Nick Dancer. Kevin Butler. Nathan Heintzman. Chris Freeman.

Memorial Day 2020. Freeman and I meet in the garage and get started with a Murph workout. We had not been training in any capacity for this — it was just a common Memorial Day workout done by many, and we hosted our own version in my garage.

The Murph is a circuit-based workout created by a deceased Navy Seal, Michael Murphy. It has been completed in Crossfit gyms and garages around the county to honor the life of those lost in combat and a way to push yourself physically and mentally.

The workout consists of wearing a 20 lb weighted vest and completing the following:

- 1-mile run.

- 100 pullups

- 200 pushups

- 300 body squats

- final 1-mile run.

After the workout, I was mostly useless. I had pushed up against my edge physically, and it impacted all other facets of my day. I needed a nap, I couldn’t concentrate on anything, and I was a bit grumpy. Yet, at the same time, I liked the challenge and the conditioning needed to complete the workout. I wondered what it would look like to do this the following year with less exhaustion and a quicker time. And so that became a year-long goal. Freeman wanted the same thing, so we came up with a plan to train for this workout every Saturday morning instead of just once a year.


We knew working out at the same intensity every Saturday was not sustainable, and we needed to get the workout done early. So we agreed to 6 am starts and made a steady transition towards the goal of doing the entire workout in 10 rounds.

So we decided upon:

- 5 weeks of 5 rounds with the weighted vest with a bonus round with no vest. Then

- 6 weeks of 6 rounds of the vest with a bonus round

- 7 weeks of 7 rounds, then a bonus…

- 8 weeks of 8 …..

- 9 weeks of 9…..

- 10 weeks of 10…..(a full Murph workout).

- then, consistently 10 round weekends with a bonus round of max pull-ups at the end.


Two other friends, Kevin Butler and Nathan Heintzman, also heard about our program and picked up in the 7 round area during this time period. From then on, 4 of us, every Saturday. 6 am — cold, rain, shine, even colder… we all showed up.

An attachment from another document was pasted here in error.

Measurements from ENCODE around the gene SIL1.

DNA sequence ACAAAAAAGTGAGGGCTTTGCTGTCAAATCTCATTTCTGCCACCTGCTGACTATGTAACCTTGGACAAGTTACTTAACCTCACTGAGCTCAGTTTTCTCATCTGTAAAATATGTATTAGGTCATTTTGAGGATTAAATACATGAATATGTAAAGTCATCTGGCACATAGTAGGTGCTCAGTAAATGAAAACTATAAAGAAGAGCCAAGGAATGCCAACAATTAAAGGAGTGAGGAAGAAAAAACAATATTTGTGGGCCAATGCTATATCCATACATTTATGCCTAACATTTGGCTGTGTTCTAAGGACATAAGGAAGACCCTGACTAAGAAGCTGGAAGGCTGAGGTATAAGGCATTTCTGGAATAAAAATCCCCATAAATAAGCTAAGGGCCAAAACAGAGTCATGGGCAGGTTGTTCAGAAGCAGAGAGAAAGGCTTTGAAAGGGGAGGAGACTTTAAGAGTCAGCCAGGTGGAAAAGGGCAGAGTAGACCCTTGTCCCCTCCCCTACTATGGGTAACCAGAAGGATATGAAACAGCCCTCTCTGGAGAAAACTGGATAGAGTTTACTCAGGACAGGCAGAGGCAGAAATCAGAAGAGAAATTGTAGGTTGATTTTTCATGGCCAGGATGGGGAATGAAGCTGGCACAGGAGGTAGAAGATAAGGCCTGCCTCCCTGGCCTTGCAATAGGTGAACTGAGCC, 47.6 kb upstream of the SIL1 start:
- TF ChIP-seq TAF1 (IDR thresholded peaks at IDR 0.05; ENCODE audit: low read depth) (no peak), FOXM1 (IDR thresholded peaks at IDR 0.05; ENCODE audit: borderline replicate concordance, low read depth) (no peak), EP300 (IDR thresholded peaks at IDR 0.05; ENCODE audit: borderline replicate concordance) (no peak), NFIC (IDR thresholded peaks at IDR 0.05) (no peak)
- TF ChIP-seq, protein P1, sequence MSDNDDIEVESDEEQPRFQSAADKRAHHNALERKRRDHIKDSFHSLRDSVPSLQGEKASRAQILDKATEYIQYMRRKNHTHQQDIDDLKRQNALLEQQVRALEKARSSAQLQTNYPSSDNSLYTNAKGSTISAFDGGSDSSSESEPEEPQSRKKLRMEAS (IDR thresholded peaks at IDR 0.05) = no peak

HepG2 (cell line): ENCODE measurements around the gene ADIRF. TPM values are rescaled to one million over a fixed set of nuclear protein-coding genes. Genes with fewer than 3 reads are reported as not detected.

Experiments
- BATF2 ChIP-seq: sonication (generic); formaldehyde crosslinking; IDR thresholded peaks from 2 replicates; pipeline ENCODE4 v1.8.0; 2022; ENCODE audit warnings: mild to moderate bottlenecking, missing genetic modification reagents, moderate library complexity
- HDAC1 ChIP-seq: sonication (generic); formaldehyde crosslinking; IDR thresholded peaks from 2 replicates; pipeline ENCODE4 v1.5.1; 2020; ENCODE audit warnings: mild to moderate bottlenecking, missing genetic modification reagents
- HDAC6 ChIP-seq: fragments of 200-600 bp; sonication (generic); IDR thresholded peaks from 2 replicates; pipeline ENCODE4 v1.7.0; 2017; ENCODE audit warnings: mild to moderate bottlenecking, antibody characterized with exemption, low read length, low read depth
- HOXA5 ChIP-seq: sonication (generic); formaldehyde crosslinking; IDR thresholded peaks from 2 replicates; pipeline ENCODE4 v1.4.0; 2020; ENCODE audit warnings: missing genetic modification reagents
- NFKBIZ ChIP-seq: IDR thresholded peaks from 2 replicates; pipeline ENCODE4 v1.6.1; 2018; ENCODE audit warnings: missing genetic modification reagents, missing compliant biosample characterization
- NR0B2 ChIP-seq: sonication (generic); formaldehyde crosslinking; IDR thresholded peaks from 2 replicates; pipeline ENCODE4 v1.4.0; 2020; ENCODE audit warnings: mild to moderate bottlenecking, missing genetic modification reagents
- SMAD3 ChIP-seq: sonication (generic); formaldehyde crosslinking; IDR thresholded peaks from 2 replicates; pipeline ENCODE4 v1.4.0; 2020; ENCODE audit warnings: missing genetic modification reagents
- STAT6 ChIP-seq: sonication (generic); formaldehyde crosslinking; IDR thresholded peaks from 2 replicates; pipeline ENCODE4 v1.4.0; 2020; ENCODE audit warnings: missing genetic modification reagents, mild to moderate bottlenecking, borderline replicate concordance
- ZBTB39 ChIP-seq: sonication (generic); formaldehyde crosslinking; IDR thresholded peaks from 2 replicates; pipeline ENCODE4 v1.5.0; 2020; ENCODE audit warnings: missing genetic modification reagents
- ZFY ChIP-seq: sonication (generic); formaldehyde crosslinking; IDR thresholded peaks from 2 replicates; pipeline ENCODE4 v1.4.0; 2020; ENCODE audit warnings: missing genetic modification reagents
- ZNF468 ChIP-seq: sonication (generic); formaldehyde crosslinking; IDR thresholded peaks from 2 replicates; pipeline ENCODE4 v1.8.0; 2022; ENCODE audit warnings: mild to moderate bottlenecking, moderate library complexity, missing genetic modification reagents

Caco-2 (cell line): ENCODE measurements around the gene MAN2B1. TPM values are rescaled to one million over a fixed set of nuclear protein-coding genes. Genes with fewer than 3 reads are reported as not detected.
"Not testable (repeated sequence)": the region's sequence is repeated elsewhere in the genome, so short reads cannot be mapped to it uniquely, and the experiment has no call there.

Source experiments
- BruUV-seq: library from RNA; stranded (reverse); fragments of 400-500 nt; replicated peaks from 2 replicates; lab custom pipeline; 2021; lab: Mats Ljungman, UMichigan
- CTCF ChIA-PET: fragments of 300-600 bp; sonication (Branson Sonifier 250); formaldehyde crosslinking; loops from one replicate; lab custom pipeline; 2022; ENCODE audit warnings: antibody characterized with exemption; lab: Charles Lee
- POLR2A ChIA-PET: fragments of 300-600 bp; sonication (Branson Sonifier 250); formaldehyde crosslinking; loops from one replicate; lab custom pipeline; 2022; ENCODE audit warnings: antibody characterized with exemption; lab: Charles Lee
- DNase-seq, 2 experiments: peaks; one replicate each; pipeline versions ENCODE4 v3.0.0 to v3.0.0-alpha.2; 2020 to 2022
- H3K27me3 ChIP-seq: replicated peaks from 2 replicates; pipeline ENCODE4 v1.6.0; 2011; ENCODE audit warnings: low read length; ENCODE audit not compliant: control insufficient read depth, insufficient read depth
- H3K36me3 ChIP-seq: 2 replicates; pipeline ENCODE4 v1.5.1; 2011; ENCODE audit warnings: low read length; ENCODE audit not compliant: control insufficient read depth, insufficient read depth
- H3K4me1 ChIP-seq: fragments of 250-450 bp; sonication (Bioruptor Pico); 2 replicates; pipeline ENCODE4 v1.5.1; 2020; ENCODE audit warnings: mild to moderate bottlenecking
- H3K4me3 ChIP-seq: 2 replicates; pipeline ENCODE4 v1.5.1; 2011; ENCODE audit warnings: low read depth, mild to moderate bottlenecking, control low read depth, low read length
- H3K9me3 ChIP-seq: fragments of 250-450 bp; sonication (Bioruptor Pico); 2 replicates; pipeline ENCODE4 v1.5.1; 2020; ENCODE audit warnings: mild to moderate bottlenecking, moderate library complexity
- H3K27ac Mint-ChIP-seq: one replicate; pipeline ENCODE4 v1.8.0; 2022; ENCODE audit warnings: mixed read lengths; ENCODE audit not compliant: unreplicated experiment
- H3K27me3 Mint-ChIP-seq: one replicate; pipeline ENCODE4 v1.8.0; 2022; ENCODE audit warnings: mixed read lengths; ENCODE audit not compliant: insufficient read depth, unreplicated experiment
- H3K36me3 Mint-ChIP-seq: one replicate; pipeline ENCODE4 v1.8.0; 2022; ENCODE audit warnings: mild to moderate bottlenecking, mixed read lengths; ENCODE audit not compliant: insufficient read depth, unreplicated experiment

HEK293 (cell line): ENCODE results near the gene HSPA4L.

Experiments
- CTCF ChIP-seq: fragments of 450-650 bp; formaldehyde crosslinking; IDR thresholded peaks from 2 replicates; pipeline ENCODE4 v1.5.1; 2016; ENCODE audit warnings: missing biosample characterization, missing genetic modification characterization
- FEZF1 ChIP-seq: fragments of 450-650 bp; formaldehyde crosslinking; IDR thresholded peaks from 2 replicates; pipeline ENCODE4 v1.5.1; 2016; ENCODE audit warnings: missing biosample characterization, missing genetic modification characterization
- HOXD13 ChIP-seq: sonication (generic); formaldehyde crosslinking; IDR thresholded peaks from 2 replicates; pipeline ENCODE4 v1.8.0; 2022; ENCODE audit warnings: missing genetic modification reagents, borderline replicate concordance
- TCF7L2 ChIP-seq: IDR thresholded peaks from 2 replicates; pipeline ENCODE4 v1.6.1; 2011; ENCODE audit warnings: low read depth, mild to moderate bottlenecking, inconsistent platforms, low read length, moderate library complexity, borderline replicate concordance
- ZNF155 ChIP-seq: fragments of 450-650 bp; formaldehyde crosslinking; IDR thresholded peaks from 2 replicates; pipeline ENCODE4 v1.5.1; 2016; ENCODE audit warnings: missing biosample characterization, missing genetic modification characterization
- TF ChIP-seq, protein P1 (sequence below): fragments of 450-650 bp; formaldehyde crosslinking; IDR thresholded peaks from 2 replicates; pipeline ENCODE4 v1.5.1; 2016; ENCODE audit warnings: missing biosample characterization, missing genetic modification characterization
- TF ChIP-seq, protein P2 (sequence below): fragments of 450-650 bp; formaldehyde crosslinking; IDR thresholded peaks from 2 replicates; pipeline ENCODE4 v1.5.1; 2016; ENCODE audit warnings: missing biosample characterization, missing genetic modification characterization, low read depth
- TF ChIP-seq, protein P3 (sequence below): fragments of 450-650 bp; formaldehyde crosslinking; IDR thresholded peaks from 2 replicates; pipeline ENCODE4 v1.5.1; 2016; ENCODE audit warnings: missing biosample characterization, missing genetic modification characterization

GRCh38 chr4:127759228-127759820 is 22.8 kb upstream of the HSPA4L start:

When Freemans’ and Butlers’ other commitments interfered with the 6 am start — the workout started at 5 am. When one person couldn’t make it due to travel — they sent a text when they finished it somewhere else.

For me, 10 of my own Saturdays in the year didn’t work out as planned, yet I showed up in some capacity every weekend.

In one case, I used a barn beam in Brown County, IN, to do my pull-ups (Rocky style!). When Chloe was born, I did the Murph later on Saturday or Sunday; When I was injured, I did the work without the vest. Every weekend. No matter the circumstance, the work got done.

The goal was to complete a Murph a year later (Memorial Day 2021) in a quicker time and without being exhausted. But to achieve this goal, I need to show up every weekend and do the work. Making a goal is easy; it’s fun. It ‘sounds’ like a good idea. And to reach this one, I had to make the path enjoyable because it’s the habits that we learn and adapt in pursuit of the goals is where the power of change is.


Reaching a goal for the goal’s sake, but without fundamentally changing your mindset -can be a short-term fix. It’s a shot of excitement — followed by disappointment.

But when your habits change, when your mindset changes, there’s peace and contentment in the PROCESS AND THE GOAL. They become the same.

There was no doubt that I could do the workout this weekend and reach the goal because I had been doing it over and over again for the last year.

So this last weekend, Memorial Day 2021, we did it again. Same Saturday routine, a year later. That was not possible last year. Not only am I stronger, but I also have proven to myself that I’m a person who shows up and will do the work and surrounded myself with people who are the same. And there is a sense of peace, strength, and contentment that comes from that.


Not only were the guys I were around committed to doing the physical work, but They were also men who were seeking out God in their life. I looked up to all of them for their spiritual walk, commitment to Christ, their families, wives, and work. There was no talk about making this workout a spiritual experience, but after the workout, we would typically stretch, recover, and talk about what was on our minds, what books we were reading, and overall a little bit of life. I don’t know if these guys know this, but one of the side benefits for me was spiritual maturity in my own life. These men, I believe, are some of the best of the best.


For those who are familiar with the murph workout here were my own personal numbers.

2020: 20 rounds of 5/10/15 completed in 46:26.

2021: 10 rounds of 10/20/30 completed in 42:21

Learning to lead @ Dancer Concrete Design. Husband to a beautiful woman and father to 3 sons. Author of ‘Day-IN, Day-Out.’ — available at Amazon.